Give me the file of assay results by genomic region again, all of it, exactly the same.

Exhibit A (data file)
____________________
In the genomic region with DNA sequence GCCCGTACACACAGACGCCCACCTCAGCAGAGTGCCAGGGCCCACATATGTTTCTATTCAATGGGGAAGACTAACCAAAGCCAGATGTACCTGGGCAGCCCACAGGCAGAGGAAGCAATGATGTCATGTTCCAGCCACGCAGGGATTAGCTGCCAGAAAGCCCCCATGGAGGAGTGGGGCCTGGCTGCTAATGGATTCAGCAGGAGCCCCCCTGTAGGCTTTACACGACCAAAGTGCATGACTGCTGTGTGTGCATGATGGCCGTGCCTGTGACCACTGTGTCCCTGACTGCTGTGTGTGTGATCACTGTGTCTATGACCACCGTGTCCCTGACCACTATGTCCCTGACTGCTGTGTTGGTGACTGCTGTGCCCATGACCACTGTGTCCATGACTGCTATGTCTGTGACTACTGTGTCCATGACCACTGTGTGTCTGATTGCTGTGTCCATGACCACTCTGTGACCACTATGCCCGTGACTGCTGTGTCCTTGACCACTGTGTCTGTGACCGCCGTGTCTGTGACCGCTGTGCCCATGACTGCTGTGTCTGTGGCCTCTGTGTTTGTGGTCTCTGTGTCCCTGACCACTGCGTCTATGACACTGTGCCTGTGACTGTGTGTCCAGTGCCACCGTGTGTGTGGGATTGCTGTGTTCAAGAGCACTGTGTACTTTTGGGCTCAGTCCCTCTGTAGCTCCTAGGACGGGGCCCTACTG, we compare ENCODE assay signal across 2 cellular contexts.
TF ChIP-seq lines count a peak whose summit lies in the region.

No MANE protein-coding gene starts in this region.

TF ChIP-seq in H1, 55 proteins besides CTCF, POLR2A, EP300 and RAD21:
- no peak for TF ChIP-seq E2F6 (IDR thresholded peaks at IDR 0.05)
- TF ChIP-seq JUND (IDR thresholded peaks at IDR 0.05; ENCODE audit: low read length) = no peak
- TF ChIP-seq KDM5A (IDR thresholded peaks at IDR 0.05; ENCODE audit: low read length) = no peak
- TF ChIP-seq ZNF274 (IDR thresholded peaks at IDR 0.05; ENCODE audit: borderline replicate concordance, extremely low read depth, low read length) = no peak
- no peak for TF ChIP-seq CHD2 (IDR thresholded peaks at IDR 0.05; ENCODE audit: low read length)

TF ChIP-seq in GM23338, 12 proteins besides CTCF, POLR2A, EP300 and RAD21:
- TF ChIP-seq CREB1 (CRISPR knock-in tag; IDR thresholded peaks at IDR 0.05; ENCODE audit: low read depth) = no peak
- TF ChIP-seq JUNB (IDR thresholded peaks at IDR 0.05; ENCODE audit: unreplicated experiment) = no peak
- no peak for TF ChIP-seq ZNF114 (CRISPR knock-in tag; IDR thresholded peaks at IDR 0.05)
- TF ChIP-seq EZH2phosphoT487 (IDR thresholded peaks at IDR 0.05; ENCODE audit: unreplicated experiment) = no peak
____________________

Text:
In the genomic region with DNA sequence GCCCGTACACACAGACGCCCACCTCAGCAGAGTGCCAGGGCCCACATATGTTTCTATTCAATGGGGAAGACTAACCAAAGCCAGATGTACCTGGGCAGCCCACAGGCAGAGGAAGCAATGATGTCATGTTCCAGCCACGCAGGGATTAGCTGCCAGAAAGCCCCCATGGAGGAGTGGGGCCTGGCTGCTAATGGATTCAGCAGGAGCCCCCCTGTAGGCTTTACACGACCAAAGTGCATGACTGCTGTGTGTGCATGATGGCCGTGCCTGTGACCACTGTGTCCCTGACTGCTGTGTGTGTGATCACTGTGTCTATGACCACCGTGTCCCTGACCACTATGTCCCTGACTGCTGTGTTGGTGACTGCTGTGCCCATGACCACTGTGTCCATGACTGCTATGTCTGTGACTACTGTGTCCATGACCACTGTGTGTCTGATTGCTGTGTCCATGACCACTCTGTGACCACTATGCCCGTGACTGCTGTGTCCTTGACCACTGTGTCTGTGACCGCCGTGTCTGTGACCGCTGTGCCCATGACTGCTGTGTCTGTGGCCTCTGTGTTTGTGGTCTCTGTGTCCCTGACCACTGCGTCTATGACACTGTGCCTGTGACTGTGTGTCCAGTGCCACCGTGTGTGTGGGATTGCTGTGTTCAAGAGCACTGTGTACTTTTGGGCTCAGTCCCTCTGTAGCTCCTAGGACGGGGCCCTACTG, we compare ENCODE assay signal across 2 cellular contexts.
TF ChIP-seq lines count a peak whose summit lies in the region.

No MANE protein-coding gene starts in this region.

TF ChIP-seq in H1, 55 proteins besides CTCF, POLR2A, EP300 and RAD21:
- no peak for TF ChIP-seq E2F6 (IDR thresholded peaks at IDR 0.05)
- TF ChIP-seq JUND (IDR thresholded peaks at IDR 0.05; ENCODE audit: low read length) = no peak
- TF ChIP-seq KDM5A (IDR thresholded peaks at IDR 0.05; ENCODE audit: low read length) = no peak
- TF ChIP-seq ZNF274 (IDR thresholded peaks at IDR 0.05; ENCODE audit: borderline replicate concordance, extremely low read depth, low read length) = no peak
- no peak for TF ChIP-seq CHD2 (IDR thresholded peaks at IDR 0.05; ENCODE audit: low read length)

TF ChIP-seq in GM23338, 12 proteins besides CTCF, POLR2A, EP300 and RAD21:
- TF ChIP-seq CREB1 (CRISPR knock-in tag; IDR thresholded peaks at IDR 0.05; ENCODE audit: low read depth) = no peak
- TF ChIP-seq JUNB (IDR thresholded peaks at IDR 0.05; ENCODE audit: unreplicated experiment) = no peak
- no peak for TF ChIP-seq ZNF114 (CRISPR knock-in tag; IDR thresholded peaks at IDR 0.05)
- TF ChIP-seq EZH2phosphoT487 (IDR thresholded peaks at IDR 0.05; ENCODE audit: unreplicated experiment) = no peak